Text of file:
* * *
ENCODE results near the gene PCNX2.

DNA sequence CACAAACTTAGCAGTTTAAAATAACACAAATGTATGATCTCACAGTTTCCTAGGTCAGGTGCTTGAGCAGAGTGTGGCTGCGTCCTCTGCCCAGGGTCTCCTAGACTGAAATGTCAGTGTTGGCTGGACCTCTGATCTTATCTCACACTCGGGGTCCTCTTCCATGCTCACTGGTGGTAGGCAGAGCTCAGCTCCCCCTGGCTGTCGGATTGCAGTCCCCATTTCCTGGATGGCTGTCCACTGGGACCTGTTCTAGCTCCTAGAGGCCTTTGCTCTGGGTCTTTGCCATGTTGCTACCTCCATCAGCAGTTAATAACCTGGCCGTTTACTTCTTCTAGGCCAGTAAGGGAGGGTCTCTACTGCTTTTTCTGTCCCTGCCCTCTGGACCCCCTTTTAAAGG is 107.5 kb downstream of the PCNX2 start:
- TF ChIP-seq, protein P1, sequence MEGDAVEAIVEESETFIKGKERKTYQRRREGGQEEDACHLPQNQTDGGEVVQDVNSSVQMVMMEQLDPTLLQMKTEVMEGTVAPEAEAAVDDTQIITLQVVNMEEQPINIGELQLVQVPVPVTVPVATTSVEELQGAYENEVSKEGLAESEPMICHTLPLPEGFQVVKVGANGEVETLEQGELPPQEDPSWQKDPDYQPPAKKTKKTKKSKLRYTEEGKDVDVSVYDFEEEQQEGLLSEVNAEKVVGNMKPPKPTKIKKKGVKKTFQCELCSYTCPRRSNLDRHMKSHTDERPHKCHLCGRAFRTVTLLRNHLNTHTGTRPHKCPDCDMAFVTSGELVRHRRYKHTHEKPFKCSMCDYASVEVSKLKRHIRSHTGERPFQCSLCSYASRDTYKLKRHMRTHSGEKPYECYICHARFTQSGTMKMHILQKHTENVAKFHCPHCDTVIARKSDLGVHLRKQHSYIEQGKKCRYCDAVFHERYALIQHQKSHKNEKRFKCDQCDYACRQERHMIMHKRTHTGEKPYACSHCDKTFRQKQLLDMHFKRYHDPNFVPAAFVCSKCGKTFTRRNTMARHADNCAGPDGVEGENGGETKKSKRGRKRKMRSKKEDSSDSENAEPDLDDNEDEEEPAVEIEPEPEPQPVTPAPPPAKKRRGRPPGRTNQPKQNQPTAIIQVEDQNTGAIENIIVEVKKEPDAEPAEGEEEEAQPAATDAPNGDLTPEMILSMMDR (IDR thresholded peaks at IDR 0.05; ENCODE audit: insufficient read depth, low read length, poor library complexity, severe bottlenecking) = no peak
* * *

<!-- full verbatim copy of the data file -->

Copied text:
ENCODE results near the gene PCNX2.

DNA sequence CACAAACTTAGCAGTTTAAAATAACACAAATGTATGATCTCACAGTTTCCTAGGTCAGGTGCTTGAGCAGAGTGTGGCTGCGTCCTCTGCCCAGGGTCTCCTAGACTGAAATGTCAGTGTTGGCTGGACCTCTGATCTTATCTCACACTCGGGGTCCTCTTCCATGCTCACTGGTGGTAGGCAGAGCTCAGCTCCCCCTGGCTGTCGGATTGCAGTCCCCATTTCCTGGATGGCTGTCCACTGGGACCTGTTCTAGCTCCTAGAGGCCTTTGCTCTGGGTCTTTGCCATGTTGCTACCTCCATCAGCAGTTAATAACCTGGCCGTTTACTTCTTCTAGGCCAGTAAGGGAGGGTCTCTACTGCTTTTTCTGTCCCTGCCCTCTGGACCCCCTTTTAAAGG is 107.5 kb downstream of the PCNX2 start:
- TF ChIP-seq, protein P1, sequence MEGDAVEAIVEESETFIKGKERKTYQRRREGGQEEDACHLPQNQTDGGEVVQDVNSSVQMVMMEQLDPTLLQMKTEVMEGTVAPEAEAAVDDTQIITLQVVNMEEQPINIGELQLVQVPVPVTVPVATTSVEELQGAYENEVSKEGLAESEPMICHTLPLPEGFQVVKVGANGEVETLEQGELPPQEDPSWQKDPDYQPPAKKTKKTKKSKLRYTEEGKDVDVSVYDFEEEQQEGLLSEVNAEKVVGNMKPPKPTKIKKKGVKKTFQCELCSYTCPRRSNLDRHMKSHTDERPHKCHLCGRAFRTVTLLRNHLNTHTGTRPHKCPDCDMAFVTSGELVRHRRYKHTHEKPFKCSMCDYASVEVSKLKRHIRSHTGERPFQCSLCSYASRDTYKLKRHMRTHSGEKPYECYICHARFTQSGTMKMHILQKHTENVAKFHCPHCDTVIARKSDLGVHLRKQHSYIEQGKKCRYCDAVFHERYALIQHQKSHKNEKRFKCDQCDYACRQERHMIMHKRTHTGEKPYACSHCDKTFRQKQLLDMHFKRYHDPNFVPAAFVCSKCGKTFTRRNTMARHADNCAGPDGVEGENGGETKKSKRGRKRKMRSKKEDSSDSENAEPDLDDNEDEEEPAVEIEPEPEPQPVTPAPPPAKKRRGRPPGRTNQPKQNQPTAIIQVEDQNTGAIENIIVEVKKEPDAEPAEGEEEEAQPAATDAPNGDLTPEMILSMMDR (IDR thresholded peaks at IDR 0.05; ENCODE audit: insufficient read depth, low read length, poor library complexity, severe bottlenecking) = no peak